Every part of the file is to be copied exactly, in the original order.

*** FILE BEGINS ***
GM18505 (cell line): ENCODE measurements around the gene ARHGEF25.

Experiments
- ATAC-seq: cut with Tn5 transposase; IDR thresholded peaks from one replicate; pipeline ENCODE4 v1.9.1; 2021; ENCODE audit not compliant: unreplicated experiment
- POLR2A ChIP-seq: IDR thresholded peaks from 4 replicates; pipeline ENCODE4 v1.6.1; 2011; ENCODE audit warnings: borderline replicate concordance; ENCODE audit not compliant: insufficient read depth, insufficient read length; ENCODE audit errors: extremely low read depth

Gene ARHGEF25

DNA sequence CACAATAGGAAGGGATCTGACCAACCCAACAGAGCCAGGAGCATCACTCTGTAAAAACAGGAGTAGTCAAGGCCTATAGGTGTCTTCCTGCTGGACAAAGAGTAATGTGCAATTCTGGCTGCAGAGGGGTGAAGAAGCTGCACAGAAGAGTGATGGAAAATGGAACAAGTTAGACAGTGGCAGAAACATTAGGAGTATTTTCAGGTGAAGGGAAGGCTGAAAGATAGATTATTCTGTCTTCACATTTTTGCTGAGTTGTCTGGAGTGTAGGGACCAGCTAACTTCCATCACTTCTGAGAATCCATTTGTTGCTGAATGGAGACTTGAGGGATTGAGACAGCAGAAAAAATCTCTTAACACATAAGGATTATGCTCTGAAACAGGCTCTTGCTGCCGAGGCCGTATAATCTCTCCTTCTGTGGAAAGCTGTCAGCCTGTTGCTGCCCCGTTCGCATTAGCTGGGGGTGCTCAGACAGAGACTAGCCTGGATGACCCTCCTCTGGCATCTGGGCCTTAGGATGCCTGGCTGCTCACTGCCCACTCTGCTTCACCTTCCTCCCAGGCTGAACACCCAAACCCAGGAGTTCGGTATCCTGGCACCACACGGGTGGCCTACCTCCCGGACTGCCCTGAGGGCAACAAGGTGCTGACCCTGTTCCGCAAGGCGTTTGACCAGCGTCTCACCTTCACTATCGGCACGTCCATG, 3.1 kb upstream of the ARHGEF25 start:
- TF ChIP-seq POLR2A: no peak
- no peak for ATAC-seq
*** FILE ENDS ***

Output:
GM18505 (cell line): ENCODE measurements around the gene ARHGEF25.

Experiments
- ATAC-seq: cut with Tn5 transposase; IDR thresholded peaks from one replicate; pipeline ENCODE4 v1.9.1; 2021; ENCODE audit not compliant: unreplicated experiment
- POLR2A ChIP-seq: IDR thresholded peaks from 4 replicates; pipeline ENCODE4 v1.6.1; 2011; ENCODE audit warnings: borderline replicate concordance; ENCODE audit not compliant: insufficient read depth, insufficient read length; ENCODE audit errors: extremely low read depth

Gene ARHGEF25

DNA sequence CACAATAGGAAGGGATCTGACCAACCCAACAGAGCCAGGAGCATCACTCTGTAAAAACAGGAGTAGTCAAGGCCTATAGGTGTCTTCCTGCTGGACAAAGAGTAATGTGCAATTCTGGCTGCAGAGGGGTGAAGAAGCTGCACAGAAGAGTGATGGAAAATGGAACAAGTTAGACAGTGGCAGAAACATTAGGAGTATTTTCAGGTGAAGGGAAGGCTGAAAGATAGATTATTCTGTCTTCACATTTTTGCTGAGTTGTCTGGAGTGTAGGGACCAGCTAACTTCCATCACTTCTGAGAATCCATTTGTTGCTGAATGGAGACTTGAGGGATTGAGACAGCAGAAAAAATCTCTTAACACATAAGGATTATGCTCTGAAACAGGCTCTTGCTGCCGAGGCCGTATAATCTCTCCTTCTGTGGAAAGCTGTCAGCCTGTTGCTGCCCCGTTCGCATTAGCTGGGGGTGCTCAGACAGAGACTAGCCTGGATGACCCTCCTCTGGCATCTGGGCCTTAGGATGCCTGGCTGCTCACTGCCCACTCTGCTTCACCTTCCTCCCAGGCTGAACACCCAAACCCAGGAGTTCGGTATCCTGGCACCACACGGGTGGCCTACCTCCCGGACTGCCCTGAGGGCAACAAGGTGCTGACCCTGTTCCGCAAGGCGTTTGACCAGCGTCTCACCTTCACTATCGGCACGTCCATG, 3.1 kb upstream of the ARHGEF25 start:
- TF ChIP-seq POLR2A: no peak
- no peak for ATAC-seq